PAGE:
14th September 1813

The weather very Tempestuous with wind and rain.  The Wheat is all cut down and put into the Barnyards but the Oats will be liable to be shaken with the wind.

The Second Tryst of Falkirk.  The number of black cattle, sheep and horses were very considerable and sold well.

Comment from guest blogger, local historian and author, Marie Gibb:

The Falkirk Tryst (or “meeting place”) was a famous cattle fair held throughout August, September and October each year.  During the 18th and 19th centuries the Tryst was held in several locations in the area surrounding Falkirk town, eventually settling in Stenhousemuir.

Sheep and other livestock were also sold, but the main commodity was cattle. Huge numbers were herded along ancient drove roads, tended by men not only capable of negotiating hundreds of miles on foot, keeping their charges fed, watered, rested and in good condition, but also able to negotiate some shrewd buying and selling on behalf of their Highland laird.  On a cold, wet night, with no inn nearby, they thought nothing of staying out in the field with their charges, wrapped only in their plaids and sustained by a makeshift supper of oatmeal and water. 

Where possible, drovers deliberately avoided towns and villages, choosing instead more isolated routes on better drained higher ground.  Low-lying bog, marsh and mud slowed progress considerably, and could lead to hoof infections.  Less populated tracks had the added bonus of avoiding delays at toll gates on turnpike roads – together with their associated fees.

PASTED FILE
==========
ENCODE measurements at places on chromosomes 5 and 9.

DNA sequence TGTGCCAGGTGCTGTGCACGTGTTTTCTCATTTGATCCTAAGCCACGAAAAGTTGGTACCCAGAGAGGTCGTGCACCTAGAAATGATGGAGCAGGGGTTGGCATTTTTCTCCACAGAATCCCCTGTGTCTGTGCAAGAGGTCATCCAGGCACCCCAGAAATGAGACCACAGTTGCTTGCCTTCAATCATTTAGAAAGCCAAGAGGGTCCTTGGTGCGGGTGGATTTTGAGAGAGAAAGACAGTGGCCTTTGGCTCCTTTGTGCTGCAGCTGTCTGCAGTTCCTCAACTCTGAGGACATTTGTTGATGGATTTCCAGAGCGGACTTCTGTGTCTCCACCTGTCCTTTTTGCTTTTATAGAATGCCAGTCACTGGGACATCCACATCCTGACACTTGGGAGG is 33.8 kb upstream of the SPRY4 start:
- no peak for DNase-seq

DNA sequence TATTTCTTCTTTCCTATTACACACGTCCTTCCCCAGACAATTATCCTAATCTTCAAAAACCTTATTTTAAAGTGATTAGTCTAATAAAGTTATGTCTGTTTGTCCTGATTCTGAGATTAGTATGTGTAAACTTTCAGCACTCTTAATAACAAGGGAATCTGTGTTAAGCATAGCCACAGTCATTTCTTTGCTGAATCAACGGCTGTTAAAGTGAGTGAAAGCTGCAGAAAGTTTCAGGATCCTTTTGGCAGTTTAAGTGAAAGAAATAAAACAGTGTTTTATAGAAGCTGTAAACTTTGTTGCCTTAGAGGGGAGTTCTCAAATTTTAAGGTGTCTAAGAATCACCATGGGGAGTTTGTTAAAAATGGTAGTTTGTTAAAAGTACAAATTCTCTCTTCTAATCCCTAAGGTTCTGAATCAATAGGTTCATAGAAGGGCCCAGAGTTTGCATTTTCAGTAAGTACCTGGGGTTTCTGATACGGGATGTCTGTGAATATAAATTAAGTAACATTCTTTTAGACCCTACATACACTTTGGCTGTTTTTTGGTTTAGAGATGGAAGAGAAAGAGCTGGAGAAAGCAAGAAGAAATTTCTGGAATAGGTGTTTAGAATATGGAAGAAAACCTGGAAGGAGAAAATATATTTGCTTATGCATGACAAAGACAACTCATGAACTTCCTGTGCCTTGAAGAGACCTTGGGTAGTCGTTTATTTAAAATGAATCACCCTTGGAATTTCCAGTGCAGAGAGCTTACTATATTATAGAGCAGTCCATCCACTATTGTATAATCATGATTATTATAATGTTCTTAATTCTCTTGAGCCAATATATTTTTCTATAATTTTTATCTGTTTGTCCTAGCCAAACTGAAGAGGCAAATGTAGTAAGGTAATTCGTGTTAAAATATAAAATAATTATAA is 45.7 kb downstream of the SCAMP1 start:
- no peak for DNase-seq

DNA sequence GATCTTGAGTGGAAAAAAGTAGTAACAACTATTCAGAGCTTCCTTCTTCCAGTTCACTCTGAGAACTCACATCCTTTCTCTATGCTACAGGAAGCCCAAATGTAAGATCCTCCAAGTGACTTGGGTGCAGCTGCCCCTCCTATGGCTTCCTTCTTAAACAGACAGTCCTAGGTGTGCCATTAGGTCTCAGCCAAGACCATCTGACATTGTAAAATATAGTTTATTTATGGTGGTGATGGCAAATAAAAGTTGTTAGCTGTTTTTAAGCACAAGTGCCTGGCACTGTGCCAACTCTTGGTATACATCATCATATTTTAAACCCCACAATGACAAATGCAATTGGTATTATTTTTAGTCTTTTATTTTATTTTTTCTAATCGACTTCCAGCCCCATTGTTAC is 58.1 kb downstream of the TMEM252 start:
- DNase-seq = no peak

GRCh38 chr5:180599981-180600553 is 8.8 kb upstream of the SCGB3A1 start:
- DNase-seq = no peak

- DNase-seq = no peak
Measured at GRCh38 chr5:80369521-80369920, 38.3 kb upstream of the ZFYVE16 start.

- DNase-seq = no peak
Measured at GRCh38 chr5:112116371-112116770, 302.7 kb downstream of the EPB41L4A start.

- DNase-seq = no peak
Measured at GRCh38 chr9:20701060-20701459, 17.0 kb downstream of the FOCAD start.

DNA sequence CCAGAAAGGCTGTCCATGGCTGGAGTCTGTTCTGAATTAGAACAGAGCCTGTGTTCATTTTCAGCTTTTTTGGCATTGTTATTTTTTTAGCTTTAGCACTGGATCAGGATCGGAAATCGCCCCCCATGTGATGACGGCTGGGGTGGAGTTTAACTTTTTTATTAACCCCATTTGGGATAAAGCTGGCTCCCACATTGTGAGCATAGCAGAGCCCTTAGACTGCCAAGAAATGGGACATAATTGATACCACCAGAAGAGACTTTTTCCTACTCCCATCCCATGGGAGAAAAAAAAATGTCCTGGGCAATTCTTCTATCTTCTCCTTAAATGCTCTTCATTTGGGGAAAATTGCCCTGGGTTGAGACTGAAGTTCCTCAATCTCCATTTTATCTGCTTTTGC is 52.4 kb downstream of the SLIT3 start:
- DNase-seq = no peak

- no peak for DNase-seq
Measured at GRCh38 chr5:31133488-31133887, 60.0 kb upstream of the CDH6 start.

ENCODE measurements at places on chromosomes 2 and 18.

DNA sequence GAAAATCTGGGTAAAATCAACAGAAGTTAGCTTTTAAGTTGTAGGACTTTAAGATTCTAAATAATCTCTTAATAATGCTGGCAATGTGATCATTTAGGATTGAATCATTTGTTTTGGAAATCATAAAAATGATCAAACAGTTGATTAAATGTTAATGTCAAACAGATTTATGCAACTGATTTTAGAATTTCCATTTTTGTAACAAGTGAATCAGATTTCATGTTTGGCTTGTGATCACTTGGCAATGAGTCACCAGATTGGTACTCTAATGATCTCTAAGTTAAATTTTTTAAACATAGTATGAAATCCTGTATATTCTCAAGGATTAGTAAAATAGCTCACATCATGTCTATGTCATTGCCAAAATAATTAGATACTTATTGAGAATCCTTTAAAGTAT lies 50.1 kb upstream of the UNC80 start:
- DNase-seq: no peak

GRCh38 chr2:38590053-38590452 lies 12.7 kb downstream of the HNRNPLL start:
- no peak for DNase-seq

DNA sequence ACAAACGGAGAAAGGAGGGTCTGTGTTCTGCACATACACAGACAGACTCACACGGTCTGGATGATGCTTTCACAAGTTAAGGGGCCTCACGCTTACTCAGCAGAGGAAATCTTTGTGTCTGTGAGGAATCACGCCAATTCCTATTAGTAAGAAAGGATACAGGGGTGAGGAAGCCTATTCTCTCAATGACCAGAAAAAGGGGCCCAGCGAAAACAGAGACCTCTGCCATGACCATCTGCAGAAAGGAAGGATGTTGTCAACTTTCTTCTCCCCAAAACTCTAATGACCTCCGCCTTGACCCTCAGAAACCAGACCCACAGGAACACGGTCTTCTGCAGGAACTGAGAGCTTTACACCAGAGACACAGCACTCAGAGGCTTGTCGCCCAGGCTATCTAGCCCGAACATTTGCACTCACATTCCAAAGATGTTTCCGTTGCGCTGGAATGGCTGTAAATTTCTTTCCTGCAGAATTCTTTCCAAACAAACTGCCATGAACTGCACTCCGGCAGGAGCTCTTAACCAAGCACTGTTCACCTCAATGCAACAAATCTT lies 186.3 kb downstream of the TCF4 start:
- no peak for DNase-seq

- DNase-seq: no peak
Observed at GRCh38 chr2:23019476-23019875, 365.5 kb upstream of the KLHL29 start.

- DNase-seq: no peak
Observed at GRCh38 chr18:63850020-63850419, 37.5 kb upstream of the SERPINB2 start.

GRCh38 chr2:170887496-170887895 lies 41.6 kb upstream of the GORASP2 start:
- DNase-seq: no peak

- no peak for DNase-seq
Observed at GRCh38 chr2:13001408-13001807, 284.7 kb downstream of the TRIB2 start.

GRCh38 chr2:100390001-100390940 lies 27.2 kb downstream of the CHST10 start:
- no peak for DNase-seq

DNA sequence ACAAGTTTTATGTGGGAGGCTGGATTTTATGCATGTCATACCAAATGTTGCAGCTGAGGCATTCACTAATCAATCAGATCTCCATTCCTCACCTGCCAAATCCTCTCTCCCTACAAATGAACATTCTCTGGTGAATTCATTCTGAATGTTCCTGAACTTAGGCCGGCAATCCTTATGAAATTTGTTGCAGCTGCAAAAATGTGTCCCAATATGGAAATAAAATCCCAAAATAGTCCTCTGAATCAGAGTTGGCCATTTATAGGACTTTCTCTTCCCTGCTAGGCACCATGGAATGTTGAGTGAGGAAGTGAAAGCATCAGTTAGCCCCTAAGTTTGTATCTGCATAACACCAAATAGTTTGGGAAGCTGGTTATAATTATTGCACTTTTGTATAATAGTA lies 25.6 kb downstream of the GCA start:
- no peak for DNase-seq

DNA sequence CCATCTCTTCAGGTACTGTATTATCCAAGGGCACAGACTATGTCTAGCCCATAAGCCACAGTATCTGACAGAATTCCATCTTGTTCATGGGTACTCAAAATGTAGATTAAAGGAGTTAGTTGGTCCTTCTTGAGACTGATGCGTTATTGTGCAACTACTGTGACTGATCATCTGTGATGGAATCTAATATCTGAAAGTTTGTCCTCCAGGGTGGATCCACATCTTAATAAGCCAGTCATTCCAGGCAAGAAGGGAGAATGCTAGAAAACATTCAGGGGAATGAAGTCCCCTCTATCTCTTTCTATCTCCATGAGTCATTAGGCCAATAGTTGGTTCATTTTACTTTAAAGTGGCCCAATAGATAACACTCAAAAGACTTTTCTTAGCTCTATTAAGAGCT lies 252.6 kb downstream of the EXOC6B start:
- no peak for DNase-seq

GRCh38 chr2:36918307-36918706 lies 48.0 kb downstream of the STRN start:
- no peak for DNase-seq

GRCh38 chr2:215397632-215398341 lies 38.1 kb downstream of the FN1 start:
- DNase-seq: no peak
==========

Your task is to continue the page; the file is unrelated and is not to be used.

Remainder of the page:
The growth of the railway system in the 1840s saw a steady decline in the drovers’ trade, however, as cattle could now be transported quickly and in better condition.  This coincided, too, with available grazing land becoming harder to find. 

At its height, though, the Tryst would have been quite a spectacle – around 200 acres filled with tens of thousands of bellowing cattle, barking dogs, sideshows, fast-food sellers, entertainers, and hawkers of every commodity. 

They say that at the battle of Waterloo, several soldiers from Falkirk watched in open-mouthed amazement as vast legions of troops and horses poured into the field to take up their positions.

One lad wondered out loud what this spectacle reminded him of, to which his companion warmly replied “just o’ the last Tryst o’ Falkirk” …[1]

Further reading:

For a comprehensive account of drovers and their way of life, see:

Haldane, A.R.B, The Drove Roads of Scotland, Birlinn, 2008.

Toulson, Shirley, The Drovers, Shire Publications, 2005.

[1] The Naval and Military Magazine, Vol 3, 1828; Miscellany, p (i); T.Clerk Smith, London.

Related web pages: (accessed 08/09/2013)



[1] The Naval and Military Magazine, Vol 3, 1828; Miscellany, p (i); T.Clerk Smith, London.


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